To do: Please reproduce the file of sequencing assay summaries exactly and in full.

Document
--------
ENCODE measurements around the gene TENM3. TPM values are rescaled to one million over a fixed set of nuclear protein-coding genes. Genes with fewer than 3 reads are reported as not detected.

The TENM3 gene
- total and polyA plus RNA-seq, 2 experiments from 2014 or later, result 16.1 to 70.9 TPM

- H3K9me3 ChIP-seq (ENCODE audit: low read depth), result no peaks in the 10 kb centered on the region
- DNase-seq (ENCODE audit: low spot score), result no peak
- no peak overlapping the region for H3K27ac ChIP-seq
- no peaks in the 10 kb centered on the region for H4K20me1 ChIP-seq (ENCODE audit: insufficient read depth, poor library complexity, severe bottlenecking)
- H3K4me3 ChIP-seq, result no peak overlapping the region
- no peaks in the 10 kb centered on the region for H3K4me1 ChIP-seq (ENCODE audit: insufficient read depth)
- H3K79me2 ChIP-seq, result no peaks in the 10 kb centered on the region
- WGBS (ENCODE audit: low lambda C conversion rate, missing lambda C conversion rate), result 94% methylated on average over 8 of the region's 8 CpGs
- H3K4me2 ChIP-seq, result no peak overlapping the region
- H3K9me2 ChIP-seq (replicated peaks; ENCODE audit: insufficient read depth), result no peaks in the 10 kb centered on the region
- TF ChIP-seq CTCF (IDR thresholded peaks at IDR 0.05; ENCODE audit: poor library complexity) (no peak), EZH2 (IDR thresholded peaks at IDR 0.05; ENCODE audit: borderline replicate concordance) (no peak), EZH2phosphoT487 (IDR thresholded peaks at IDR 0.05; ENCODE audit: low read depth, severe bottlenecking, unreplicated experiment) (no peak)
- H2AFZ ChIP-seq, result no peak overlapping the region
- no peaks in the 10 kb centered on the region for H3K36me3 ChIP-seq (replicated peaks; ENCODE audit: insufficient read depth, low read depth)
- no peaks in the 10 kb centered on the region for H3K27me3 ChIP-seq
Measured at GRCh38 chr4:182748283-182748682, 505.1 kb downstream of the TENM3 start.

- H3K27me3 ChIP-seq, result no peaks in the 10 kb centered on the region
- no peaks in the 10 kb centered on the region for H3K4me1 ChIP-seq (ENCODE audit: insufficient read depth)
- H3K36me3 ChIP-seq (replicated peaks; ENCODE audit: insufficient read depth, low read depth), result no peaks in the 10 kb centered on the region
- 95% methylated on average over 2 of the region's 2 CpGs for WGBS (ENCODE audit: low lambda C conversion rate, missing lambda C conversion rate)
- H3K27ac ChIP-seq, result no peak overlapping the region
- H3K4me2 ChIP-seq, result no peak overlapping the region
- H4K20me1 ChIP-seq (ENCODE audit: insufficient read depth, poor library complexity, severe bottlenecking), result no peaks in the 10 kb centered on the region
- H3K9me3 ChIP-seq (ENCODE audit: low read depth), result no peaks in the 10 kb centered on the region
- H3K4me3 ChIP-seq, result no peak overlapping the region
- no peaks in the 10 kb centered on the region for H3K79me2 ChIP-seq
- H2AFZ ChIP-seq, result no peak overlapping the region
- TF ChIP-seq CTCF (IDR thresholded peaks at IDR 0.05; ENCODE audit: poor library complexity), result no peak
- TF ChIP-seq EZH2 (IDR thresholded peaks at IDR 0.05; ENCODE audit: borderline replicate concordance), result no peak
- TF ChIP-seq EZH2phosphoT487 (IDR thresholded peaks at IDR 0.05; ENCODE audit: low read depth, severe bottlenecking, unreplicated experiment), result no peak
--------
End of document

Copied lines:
ENCODE measurements around the gene TENM3. TPM values are rescaled to one million over a fixed set of nuclear protein-coding genes. Genes with fewer than 3 reads are reported as not detected.

The TENM3 gene
- total and polyA plus RNA-seq, 2 experiments from 2014 or later, result 16.1 to 70.9 TPM

- H3K9me3 ChIP-seq (ENCODE audit: low read depth), result no peaks in the 10 kb centered on the region
- DNase-seq (ENCODE audit: low spot score), result no peak
- no peak overlapping the region for H3K27ac ChIP-seq
- no peaks in the 10 kb centered on the region for H4K20me1 ChIP-seq (ENCODE audit: insufficient read depth, poor library complexity, severe bottlenecking)
- H3K4me3 ChIP-seq, result no peak overlapping the region
- no peaks in the 10 kb centered on the region for H3K4me1 ChIP-seq (ENCODE audit: insufficient read depth)
- H3K79me2 ChIP-seq, result no peaks in the 10 kb centered on the region
- WGBS (ENCODE audit: low lambda C conversion rate, missing lambda C conversion rate), result 94% methylated on average over 8 of the region's 8 CpGs
- H3K4me2 ChIP-seq, result no peak overlapping the region
- H3K9me2 ChIP-seq (replicated peaks; ENCODE audit: insufficient read depth), result no peaks in the 10 kb centered on the region
- TF ChIP-seq CTCF (IDR thresholded peaks at IDR 0.05; ENCODE audit: poor library complexity) (no peak), EZH2 (IDR thresholded peaks at IDR 0.05; ENCODE audit: borderline replicate concordance) (no peak), EZH2phosphoT487 (IDR thresholded peaks at IDR 0.05; ENCODE audit: low read depth, severe bottlenecking, unreplicated experiment) (no peak)
- H2AFZ ChIP-seq, result no peak overlapping the region
- no peaks in the 10 kb centered on the region for H3K36me3 ChIP-seq (replicated peaks; ENCODE audit: insufficient read depth, low read depth)
- no peaks in the 10 kb centered on the region for H3K27me3 ChIP-seq
Measured at GRCh38 chr4:182748283-182748682, 505.1 kb downstream of the TENM3 start.

- H3K27me3 ChIP-seq, result no peaks in the 10 kb centered on the region
- no peaks in the 10 kb centered on the region for H3K4me1 ChIP-seq (ENCODE audit: insufficient read depth)
- H3K36me3 ChIP-seq (replicated peaks; ENCODE audit: insufficient read depth, low read depth), result no peaks in the 10 kb centered on the region
- 95% methylated on average over 2 of the region's 2 CpGs for WGBS (ENCODE audit: low lambda C conversion rate, missing lambda C conversion rate)
- H3K27ac ChIP-seq, result no peak overlapping the region
- H3K4me2 ChIP-seq, result no peak overlapping the region
- H4K20me1 ChIP-seq (ENCODE audit: insufficient read depth, poor library complexity, severe bottlenecking), result no peaks in the 10 kb centered on the region
- H3K9me3 ChIP-seq (ENCODE audit: low read depth), result no peaks in the 10 kb centered on the region
- H3K4me3 ChIP-seq, result no peak overlapping the region
- no peaks in the 10 kb centered on the region for H3K79me2 ChIP-seq
- H2AFZ ChIP-seq, result no peak overlapping the region
- TF ChIP-seq CTCF (IDR thresholded peaks at IDR 0.05; ENCODE audit: poor library complexity), result no peak
- TF ChIP-seq EZH2 (IDR thresholded peaks at IDR 0.05; ENCODE audit: borderline replicate concordance), result no peak
- TF ChIP-seq EZH2phosphoT487 (IDR thresholded peaks at IDR 0.05; ENCODE audit: low read depth, severe bottlenecking, unreplicated experiment), result no peak